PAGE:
Tirupati, the abode of Lord Venkateshwara, a form or the Hindu God Vishnu, is located in the southern state of Andhra Pradesh in India. It represents both the bustling temple town at the foothills and the main pilgrimage centre, Tirumala, nestling 3,000 feet high on cool verdant hills of the Eastern Ghats, 600 km/40 miles south of Hyderabad, the state capital. These hills are said to resemble the mythical serpent Adishesha, the mount of the Lord Venkateshwara. Hence, the deity is called ‘Shashachalavasa’ and the Lord of the Seven Hills.
Tirupati is considered to be the richest temple in the world with the shrine attracting devotees perhaps more than any other temple in the world with the firm belief that the wish expressed before the image of the Lord will be granted. It is a pleasant drive from Tirupati upto Tirumala with the road winding up past forested slopes offering splendid views of the plains. In earlier times people climbed to the temple on foot. Many people today do the 11 km trek as part of their pilgrimage starting the ascent from Alipiri and shouting ‘Govinda Govinda’ and ‘Om Namah Venkateshsaiya’ (other names of Venkateshwara) as they go up.
The temple has witnessed the rise and fall of several powerful dynasties. The Pallavas, Cholas and Pandyas were all patrons of the shrine and endowed it with wealth. Later in the 16th century the Vijayanagar kings enriched and embellished the temple and gave it a lease of life. According to a story, a local chieftain called Tondaman discovered the Lord’s idol in a huge ant-hill and later built a temple on the southern banks of Sri Swami Pushkarini, a holy water tank.
Imposing gopurams or gateways to the temple dominate the scene. The temple structure is in itself an architectural wonder and a perfect example of the Dravidian style. The exquisitely worked and gilded Vimana (cupola) – Ananda Nilayam above the temple and the huge pillar in front of the deity are wrapped in gold sheets, gleaming in the sun. Within the three enclosures of the temple complex in the sanctum is the majestic swayambhu or the naturally formed image of the deity profusely bedecked in precious stones as it stands on a lotus with the symbols – the sankha (conch) and the chakra (discus) in his hands and images of the Goddesses Lakshmi and Padmavati on the chest.
Worship in the temple starts in the early hours of the morning before dawn with the Suprabhatam when the deity is woken from rest. This morning ritual is an unforgettable experience as myriad flickering oil lamps light the sanctum and the deity decked in glittering ornaments amidst the chanting of priests. The annual Brahmotsavam is a unique and resplendent festival attracting millions in the short span of a week besides the Vasanthotsavam (spring festival) in Mar.-Apr. and Rathasapthami in Feb., with the main deity taken on procession around the temple chariots.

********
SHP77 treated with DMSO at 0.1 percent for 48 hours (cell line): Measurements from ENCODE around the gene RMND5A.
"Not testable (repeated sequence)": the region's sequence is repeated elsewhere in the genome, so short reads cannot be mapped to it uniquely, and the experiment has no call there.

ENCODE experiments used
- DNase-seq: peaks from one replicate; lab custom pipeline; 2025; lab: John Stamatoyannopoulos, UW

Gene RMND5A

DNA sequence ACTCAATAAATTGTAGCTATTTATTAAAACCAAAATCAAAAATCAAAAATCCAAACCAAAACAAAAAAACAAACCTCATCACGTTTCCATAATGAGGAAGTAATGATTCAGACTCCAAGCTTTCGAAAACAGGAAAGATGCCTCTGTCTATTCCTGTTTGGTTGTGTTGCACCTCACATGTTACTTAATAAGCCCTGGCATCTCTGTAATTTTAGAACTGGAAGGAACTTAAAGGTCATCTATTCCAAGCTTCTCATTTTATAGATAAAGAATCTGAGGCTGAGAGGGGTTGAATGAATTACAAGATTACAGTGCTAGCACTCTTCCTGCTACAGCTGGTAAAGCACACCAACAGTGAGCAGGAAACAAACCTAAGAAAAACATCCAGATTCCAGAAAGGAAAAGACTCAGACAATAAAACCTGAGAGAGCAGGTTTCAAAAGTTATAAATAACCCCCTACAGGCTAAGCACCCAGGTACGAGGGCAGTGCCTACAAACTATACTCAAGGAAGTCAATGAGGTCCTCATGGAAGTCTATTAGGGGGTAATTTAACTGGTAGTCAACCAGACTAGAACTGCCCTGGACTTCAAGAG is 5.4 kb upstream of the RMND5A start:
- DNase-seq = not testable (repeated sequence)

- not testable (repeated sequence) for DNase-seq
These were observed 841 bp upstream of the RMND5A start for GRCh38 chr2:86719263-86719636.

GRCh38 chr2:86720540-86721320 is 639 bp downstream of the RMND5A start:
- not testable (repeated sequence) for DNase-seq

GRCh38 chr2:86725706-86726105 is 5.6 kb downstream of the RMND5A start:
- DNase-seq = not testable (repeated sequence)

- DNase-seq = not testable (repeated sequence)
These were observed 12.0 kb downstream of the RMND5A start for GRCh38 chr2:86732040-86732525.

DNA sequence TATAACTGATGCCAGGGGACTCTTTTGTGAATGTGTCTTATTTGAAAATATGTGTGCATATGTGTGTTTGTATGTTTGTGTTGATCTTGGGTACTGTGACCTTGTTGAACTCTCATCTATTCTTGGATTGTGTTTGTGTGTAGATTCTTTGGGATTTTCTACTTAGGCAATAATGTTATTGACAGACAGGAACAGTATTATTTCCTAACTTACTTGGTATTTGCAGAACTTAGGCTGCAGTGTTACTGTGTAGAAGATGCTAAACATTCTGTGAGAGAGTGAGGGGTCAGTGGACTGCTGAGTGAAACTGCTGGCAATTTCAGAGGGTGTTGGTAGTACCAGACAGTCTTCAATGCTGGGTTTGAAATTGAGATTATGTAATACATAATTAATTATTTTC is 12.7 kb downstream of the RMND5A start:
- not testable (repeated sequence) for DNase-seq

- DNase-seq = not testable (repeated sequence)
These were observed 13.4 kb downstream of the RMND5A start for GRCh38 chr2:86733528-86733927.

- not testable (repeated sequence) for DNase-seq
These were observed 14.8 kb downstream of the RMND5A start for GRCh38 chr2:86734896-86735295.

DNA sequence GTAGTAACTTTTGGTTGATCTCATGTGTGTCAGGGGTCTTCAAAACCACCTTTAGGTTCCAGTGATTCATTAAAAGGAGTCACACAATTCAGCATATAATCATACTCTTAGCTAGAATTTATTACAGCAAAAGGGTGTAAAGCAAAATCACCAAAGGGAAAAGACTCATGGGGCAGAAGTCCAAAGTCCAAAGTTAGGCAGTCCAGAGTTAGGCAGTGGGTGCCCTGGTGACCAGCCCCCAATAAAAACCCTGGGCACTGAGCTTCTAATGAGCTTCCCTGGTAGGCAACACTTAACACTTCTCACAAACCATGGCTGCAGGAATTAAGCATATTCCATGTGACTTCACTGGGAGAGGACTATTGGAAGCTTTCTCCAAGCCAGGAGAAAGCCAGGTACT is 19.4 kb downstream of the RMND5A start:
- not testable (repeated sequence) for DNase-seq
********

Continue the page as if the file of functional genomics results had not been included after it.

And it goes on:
What makes Tirupati so popular is a mystery. People visit it over and again spilling buses, cars, taxis and trains and waiting patiently for hours together in serpentine queues to have a darshaan (glimpse) of the Lord known as Balaji in North India. Yet, there is order in all the chaos as devotees praise and beseech Him for fulfilment of their wishes. In spite of the surging crowd, the temple premises are clean and green. The Tirupati Tirumala Devasthanam (TTD) manages to keep pace with increasing pilgrims and is constantly endeavouring to provide better facilities.
One can move anywhere on the hills in a bus provided by the temple authorities free of charge. The TTD provides guesthouses and dormitories free of charge, cottages and rooms for the pilgrims at affordable costs. All around the temple is a shifting mosaic of colours as people move around the colourful stalls selling souvenirs, handicrafts, brass lamps, copper vessels and all paraphernalia needed for the rituals. The air is full of the indefinable fragrance from flowers, incense sticks and oil lamps.
Devotees to Tirupati donate money in Venkateshwara's hundi (donation pot). The collections go as high as Rs. 22.5 million a day ($400,000). Many offer gold as a token of their love for the God with annual gold offering often going as high as 3000 kg. In addition, many devotees have their head tonsured as an offering to the Lord. The 600 temple barbers shave the pilgrims' heads and more than $6 million dollars is raised annually through its auction by the TTD to international buyers for use as hair extensions and in cosmetics.
Revenue is also generated from the thulabharam ritual in which the devotee sits on a pan of a weighing balance while the other is filled with materials such as sugar, jaggery, tulsi leaves, banana, gold, coins, etc., greater than the weight of the devotee. This is mostly performed with newborn babies or children. In Arjitha seva (paid services) pilgrims can view and participate in a limited fashion in the various sevas performed to Lord Venkateshwara and other idols in the temple. They can also obtain prasadam in the form of clothes, sacred and blessed rice, food articles and a viewing of the deity.
The popularity of the temple can be judged by the annual budget estimated at Rs. 10 billion ($186 million) in 2008 with almost everything coming directly from donations. Devotees give donations which runs into millions. Depicting the Indian legacy, the temple is really significant from the religious point of view and evident from the growing numbers visiting it world over. Sri Venkateswara is a benefactor of boons in the Dark Age and people come here to seek his blessings.
By Dr. Ilika Chakravarty
Academy of Business Management, Tourism and Research, Bangalore, India
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